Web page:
Two court judgments in the US — and one in Australia — yesterday illustrate that progress is being made, but a lot more needs to be done, in addressing the racism of the justice system.
The US Supreme Court overturned the 1987 conviction of Timothy Tyrone Foster, who is black and was accused of murdering a white woman. The prosecutors in the original trial purposefully selected an all-white jury (they write a “B” next to the names of black prospective jurors), a clearly racist practice that continues to this day — black prospective jurors are turned away far more often than white ones in the US.
Also in the US, a police officer has been found not guilty in relation to the death of Freddie Gray, a black suspect who was thrown into the back of a police van with no seatbelt, with his arms and legs shackled. Gray’s neck was broken by the time police arrived at the station.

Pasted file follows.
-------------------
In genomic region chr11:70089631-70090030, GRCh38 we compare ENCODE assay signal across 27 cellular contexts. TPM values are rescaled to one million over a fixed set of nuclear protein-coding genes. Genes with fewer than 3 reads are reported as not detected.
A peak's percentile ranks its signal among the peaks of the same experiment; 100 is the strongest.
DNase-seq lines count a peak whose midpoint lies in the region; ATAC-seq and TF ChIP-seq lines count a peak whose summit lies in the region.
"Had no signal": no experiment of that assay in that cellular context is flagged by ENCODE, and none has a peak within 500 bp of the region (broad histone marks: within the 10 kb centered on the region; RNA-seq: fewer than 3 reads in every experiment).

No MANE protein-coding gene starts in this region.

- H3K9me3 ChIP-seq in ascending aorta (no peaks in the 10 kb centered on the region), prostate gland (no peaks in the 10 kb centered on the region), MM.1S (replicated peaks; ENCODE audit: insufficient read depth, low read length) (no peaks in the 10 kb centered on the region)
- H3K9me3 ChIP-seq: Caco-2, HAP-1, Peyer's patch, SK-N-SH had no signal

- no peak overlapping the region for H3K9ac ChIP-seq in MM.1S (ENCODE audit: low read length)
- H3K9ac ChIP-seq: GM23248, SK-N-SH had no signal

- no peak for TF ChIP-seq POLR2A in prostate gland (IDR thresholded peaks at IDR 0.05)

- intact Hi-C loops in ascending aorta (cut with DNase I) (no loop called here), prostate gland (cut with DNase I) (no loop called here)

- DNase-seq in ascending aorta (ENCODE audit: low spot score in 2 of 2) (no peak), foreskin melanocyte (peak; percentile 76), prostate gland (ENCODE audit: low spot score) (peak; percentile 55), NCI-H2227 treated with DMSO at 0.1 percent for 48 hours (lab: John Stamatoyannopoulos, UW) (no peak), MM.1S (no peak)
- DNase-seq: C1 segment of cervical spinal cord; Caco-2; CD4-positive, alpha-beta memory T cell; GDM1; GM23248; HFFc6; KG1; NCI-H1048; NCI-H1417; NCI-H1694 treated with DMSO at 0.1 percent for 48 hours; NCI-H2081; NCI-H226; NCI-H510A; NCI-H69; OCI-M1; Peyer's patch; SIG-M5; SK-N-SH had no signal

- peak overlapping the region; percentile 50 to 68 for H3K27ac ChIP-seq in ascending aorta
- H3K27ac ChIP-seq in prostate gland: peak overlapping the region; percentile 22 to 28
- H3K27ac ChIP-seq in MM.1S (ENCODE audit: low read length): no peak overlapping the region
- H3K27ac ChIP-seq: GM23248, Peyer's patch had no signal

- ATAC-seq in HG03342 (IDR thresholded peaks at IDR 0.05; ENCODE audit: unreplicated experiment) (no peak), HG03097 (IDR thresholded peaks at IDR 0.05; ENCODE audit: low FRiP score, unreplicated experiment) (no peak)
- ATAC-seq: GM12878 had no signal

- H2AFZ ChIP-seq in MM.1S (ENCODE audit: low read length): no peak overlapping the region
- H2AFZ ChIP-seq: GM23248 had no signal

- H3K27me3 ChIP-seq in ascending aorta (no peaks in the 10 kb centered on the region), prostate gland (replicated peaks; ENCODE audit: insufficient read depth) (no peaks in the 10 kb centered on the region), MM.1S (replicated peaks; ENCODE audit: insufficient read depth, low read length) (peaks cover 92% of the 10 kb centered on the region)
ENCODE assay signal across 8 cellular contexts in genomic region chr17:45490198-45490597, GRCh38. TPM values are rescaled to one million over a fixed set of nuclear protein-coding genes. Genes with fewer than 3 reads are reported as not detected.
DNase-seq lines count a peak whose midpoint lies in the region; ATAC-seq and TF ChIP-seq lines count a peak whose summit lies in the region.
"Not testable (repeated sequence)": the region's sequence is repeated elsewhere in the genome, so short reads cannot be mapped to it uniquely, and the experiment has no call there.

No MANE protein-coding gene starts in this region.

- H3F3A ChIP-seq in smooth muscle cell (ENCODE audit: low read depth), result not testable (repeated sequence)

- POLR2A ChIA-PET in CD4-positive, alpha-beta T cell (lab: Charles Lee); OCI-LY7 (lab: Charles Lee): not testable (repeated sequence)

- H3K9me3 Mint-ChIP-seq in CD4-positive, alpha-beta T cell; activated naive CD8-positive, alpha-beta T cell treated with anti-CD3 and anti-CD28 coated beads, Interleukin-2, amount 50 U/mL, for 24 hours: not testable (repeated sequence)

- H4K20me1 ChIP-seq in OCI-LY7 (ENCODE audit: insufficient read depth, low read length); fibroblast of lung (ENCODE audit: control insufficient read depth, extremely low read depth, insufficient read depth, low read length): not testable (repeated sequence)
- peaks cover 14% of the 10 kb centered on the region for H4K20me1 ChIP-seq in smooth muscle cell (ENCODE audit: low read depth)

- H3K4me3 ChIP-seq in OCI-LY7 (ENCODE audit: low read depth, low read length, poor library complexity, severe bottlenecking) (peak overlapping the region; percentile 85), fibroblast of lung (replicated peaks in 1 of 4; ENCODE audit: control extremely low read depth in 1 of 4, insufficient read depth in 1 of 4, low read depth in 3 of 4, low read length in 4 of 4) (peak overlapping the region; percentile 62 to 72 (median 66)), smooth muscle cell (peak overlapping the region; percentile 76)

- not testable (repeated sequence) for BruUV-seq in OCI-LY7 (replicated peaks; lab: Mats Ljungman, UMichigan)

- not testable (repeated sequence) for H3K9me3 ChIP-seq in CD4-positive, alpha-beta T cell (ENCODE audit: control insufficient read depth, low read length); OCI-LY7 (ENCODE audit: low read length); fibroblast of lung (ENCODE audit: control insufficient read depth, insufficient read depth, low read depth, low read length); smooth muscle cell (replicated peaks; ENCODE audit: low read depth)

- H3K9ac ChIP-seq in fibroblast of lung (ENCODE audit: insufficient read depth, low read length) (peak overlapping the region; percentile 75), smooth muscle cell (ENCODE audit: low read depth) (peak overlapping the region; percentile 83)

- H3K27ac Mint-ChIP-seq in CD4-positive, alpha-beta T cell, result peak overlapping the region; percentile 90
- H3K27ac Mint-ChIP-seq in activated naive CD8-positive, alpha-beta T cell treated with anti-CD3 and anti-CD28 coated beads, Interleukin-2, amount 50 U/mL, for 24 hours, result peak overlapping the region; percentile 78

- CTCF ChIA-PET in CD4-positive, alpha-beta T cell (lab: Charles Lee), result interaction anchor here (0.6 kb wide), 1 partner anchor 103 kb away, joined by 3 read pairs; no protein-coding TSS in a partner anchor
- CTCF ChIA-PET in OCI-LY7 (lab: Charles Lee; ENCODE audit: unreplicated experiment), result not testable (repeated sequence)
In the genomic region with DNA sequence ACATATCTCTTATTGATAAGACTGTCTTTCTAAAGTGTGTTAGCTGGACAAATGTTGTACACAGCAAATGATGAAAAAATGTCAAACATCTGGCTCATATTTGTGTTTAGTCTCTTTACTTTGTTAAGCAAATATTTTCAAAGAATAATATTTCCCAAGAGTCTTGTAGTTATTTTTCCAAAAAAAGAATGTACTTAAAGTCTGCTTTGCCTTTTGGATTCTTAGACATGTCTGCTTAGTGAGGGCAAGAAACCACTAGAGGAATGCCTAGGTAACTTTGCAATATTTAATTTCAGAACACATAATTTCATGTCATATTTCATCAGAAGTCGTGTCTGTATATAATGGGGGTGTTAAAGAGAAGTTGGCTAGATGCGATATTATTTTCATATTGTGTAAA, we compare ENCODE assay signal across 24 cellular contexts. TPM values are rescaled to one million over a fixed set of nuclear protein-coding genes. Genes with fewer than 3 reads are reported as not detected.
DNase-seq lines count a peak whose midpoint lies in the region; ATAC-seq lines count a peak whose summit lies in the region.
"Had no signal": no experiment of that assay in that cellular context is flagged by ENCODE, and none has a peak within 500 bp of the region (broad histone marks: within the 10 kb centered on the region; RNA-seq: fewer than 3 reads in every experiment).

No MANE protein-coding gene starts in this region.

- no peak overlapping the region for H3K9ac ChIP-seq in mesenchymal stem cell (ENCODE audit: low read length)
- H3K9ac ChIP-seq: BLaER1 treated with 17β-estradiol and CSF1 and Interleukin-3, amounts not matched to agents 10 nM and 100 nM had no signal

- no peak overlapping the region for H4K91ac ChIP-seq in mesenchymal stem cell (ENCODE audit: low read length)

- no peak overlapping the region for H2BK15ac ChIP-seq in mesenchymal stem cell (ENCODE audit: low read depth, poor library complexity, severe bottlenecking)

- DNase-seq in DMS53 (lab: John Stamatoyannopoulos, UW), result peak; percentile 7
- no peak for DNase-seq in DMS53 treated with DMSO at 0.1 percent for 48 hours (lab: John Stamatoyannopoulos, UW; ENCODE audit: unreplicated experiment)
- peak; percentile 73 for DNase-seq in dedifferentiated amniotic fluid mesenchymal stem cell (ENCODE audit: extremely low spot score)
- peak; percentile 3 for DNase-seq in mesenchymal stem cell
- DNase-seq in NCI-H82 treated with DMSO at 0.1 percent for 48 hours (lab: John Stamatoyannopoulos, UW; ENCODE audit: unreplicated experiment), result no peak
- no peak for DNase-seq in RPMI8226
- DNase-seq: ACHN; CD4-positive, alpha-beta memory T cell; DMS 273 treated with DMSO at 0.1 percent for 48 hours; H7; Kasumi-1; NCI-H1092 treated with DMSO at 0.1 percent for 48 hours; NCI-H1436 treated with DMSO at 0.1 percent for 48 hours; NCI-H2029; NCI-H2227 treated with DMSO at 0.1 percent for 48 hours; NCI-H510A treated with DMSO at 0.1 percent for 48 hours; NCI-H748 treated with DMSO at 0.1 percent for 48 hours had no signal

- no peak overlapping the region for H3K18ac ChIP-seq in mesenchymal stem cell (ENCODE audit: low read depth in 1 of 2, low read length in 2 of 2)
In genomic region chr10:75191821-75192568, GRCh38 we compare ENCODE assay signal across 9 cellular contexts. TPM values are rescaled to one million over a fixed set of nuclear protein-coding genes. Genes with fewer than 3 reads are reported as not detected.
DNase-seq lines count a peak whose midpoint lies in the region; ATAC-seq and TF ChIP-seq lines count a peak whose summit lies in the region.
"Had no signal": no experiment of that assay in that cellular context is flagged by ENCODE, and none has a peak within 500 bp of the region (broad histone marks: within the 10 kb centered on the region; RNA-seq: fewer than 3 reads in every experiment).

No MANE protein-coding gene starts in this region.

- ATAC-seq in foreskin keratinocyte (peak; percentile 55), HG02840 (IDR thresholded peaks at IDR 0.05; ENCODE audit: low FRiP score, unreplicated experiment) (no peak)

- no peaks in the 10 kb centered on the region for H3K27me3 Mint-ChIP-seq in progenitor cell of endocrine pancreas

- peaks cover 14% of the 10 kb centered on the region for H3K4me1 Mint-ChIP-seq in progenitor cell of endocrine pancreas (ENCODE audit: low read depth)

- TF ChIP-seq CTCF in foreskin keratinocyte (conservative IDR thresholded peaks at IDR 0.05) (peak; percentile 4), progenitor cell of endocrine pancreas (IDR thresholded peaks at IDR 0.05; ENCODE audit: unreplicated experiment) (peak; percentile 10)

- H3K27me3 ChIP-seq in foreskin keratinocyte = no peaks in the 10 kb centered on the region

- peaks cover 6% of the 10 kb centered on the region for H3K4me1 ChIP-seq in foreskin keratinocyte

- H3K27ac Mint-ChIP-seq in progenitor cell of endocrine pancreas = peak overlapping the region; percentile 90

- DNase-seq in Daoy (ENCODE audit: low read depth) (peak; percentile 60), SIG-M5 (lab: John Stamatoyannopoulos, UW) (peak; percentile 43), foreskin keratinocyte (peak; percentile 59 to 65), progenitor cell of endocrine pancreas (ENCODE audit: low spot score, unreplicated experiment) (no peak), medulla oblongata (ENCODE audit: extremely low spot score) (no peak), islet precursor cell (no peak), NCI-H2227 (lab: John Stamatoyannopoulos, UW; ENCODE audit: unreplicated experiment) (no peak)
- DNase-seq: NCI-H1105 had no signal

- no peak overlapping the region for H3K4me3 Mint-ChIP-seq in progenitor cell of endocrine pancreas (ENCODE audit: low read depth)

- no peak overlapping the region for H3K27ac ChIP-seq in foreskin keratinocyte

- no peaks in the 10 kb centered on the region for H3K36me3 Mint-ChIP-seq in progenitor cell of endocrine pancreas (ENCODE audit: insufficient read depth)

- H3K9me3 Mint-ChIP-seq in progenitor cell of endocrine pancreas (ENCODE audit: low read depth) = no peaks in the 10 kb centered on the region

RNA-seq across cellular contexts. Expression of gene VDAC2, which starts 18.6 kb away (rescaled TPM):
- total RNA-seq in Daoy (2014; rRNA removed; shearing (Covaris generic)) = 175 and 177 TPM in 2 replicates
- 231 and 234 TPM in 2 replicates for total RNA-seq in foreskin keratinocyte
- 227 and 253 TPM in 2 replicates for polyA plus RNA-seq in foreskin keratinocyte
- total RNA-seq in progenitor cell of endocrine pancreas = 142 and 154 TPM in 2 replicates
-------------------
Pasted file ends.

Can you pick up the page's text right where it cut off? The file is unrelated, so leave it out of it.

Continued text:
And in Australia, a court will her evidence about the murder of three Aboriginal children in the New South Wales town of Bowraville, after The Australian‘s excellent podcast and numerous stories brought the matter to the national consciousness. A white man has previously been charged with the murder of two of them but was acquitted — all three have never been heard together, despite remarkably similar circumstances surrounding the deaths of each. The murders happened in 1990-91, and no one has ever been convicted. Whether the murders of three white children would have gone unpunished for 25 years is an open question.
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